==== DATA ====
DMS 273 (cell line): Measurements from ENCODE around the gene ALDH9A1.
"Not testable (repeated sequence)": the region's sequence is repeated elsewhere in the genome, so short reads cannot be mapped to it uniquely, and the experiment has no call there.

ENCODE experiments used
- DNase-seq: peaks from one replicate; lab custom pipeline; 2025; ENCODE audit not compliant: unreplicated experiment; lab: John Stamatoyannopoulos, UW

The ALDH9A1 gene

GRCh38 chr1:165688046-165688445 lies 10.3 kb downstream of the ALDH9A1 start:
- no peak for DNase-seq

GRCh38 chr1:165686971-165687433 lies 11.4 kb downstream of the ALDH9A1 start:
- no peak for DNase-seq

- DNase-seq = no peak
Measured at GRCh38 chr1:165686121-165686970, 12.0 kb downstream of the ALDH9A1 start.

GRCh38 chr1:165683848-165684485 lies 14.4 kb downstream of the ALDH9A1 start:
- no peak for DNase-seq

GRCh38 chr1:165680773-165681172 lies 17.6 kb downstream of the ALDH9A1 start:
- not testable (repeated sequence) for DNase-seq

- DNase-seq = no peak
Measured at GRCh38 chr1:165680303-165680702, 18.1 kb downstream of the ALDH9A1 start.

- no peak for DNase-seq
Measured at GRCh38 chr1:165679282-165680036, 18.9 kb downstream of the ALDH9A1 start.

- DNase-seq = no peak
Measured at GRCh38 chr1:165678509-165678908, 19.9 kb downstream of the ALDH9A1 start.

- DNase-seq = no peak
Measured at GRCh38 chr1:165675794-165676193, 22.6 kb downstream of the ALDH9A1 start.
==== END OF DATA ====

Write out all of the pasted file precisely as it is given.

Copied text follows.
DMS 273 (cell line): Measurements from ENCODE around the gene ALDH9A1.
"Not testable (repeated sequence)": the region's sequence is repeated elsewhere in the genome, so short reads cannot be mapped to it uniquely, and the experiment has no call there.

ENCODE experiments used
- DNase-seq: peaks from one replicate; lab custom pipeline; 2025; ENCODE audit not compliant: unreplicated experiment; lab: John Stamatoyannopoulos, UW

The ALDH9A1 gene

GRCh38 chr1:165688046-165688445 lies 10.3 kb downstream of the ALDH9A1 start:
- no peak for DNase-seq

GRCh38 chr1:165686971-165687433 lies 11.4 kb downstream of the ALDH9A1 start:
- no peak for DNase-seq

- DNase-seq = no peak
Measured at GRCh38 chr1:165686121-165686970, 12.0 kb downstream of the ALDH9A1 start.

GRCh38 chr1:165683848-165684485 lies 14.4 kb downstream of the ALDH9A1 start:
- no peak for DNase-seq

GRCh38 chr1:165680773-165681172 lies 17.6 kb downstream of the ALDH9A1 start:
- not testable (repeated sequence) for DNase-seq

- DNase-seq = no peak
Measured at GRCh38 chr1:165680303-165680702, 18.1 kb downstream of the ALDH9A1 start.

- no peak for DNase-seq
Measured at GRCh38 chr1:165679282-165680036, 18.9 kb downstream of the ALDH9A1 start.

- DNase-seq = no peak
Measured at GRCh38 chr1:165678509-165678908, 19.9 kb downstream of the ALDH9A1 start.

- DNase-seq = no peak
Measured at GRCh38 chr1:165675794-165676193, 22.6 kb downstream of the ALDH9A1 start.